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Statement: The city of San Diego “Lost 1,000 conventions & events in last two years,” due to the lack of a San Diego Convention Center expansion, San Diego Mayor Kevin Faulconer tweeted June 12.
Analysis: The future of the long-delayed waterfront expansion to the San Diego Convention Center almost brightened this week, but was ultimately delayed again when the San Diego City Council declined to set a special election for the mayor’s expansion plan.
San Diego Mayor Kevin Faulconer had been working to put a citywide hotel-tax increase before voters this November to pay for a convention center expansion supporters say is needed to meet demand and spur economic growth. The proposed tax hike would also pay for road repairs and homeless services.
Despite the City Council’s move to quash a special election, the same plan or a version of it could still go before voters in 2018. The fight to expand the Convention Center has been ongoing for years, so statements about the necessity and importance of an expansion are worth a closer look. Asking voters to greenlight a Convention Center expansion in 2017 is all but dead, but it’s a safe bet it will return, just as it did after previous attempts fell short.
An expansion to the center would surely allow more events to be held, and data exists showing some event planners find the current space too small to meet their needs, and that some events can’t be accommodated due to other event reservations. But just how many events have been lost to space and date constraints?
“Lost 1,000 conventions & events in last two years,” said a tweet sent out from Faulconer’s Twitter account in the run-up to Monday’s special election vote. The claim was in a graphic that aimed to capture what’s been lost due to the city’s failure to expand the convention center.
The data point was sourced to a recent report by Chicago firm HVS Convention, Sports & Entertainment Facilities Consulting. The report was commissioned by the San Diego Tourism Marketing District and cost $43,450, according to a consultant for the district, which uses hotel tax money to promote local tourism and events.
A look at the HVS report, though, immediately puts some big holes in the mayor’s claim.
First, the data appears to come from a chart showing lost events for the last four years.
Above that chart is a disclaimer that says some event planners reserved dates in multiple years knowing they would ultimately only book one. “Consequently, there is some double counting in the lost business data,” the report says.
Below the chart is another disclaimer: “Over the past four years, the SDCC has lost an average of 527 events and 2.75 million room nights. These events are lost for a variety of reasons. Nearly 58% of them are lost due to date and space conflicts at the SDCC.”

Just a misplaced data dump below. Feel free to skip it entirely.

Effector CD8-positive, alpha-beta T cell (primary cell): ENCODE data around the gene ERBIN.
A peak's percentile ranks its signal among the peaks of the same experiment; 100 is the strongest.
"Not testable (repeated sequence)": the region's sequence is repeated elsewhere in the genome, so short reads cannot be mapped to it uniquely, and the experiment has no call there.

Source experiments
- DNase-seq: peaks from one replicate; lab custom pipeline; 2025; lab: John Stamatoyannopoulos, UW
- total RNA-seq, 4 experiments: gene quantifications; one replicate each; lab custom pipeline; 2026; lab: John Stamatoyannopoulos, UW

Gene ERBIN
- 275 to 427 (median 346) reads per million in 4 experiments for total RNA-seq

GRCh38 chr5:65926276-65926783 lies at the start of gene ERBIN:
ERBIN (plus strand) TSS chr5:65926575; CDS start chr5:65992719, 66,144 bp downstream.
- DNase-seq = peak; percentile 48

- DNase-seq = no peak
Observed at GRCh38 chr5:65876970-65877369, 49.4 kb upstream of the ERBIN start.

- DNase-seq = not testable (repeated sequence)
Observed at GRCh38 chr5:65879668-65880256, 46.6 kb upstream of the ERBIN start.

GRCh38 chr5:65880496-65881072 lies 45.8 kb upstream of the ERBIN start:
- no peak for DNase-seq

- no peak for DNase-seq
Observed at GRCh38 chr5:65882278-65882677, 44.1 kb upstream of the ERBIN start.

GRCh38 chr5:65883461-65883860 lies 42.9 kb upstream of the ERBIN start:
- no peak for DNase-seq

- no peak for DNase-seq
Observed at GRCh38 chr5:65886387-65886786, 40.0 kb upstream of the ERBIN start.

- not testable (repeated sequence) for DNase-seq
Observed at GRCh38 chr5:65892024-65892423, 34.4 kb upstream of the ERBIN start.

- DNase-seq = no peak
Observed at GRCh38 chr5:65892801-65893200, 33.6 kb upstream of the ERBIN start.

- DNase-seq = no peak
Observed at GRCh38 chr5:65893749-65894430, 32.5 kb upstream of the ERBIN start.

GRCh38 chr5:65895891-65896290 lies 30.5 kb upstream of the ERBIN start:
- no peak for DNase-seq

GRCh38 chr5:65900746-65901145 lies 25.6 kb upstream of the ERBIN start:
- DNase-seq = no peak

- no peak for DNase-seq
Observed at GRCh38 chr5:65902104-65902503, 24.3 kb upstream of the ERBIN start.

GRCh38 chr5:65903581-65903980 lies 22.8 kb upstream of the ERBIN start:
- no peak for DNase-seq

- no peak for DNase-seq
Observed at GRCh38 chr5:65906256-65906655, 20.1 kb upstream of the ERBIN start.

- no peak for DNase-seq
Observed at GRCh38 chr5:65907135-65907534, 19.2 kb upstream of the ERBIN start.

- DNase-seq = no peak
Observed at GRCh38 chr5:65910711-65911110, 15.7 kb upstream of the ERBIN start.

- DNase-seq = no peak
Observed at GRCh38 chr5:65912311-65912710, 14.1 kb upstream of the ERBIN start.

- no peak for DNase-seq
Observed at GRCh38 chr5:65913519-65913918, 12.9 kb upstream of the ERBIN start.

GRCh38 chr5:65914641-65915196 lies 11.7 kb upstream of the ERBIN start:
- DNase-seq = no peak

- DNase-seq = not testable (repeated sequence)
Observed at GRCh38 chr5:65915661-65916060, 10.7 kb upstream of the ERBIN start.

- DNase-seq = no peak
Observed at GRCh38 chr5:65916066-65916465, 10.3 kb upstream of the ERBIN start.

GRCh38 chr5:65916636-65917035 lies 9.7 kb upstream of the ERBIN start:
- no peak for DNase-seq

So, on its face, events lost to date and space conflicts — something an expansion could ostensibly address — total only 58 percent of the events shown in the chart, and some of those results might be double-counted. Fifty-eight percent of the 1,171 events reportedly lost in 2015 and 2016 would be 679. That’s a lot less than 1,000.
A closer look at the source data also casts doubt on the mayor’s 1,000 events lost claim.
Voice of San Diego obtained lost booking data from both the San Diego Tourism Authority and San Diego Convention Center this week. The authority handles long-term bookings, those for events more than 18 months away, and the convention center reserves events less than 18 months away.
The Tourism Authority reported a total of 309 long-term bookings were lost in 2015 and 2016 to date and space issues. Data produced by the San Diego Convention Center shows 366 short-term bookings were lost due to date and space conflicts in the same two-year period.
Add them together and you get a total of 675 events lost in two years, almost the same number as the estimate from the HVS chart, and again not 1,000.
Elsewhere in the HVS study, annual event losses due to space and date issues are reported at 284. Some questions about that figure emailed to HVS’s managing director Thomas Hazinski this week have not been answered.
The mayor’s tweet seemed to imply the center expansion could recapture 500 events a year.
Yet recent projections by HVS and other consulting firms in previous years have estimated far fewer events will be gained from an expansion.
HVS estimated the center could recover at least 52 events lost per year – about one-tenth of what Faulconer suggested.
Voice of San Diego asked the mayor’s staff for evidence supporting the claim 1,000 events were lost in the last two years due to the failed expansion.
Faulconer’s deputy chief of staff, Matt Awbrey, said a lack of convention space “is central” to convention, job and revenue losses. He also appeared to acknowledge the error.
“Thanks for bringing this up. The information out there should have been clearer and will be moving forward,” Awbrey wrote in an email. “It remains significant that the study found the convention center lost out on 1,000 events in two years and the majority of those events were lost due to a lack of space. We did not have the room to compete for these events, and we still don’t.”
The mayor’s claim the city lost 1,000 events in the last two years for failing to expand the convention center is not accurate, and existing data shows the number is likely closer to 675 or 680. Further, an expansion is not expected to recapture all those lost events.
For all these reasons, we find the mayor’s claim is false.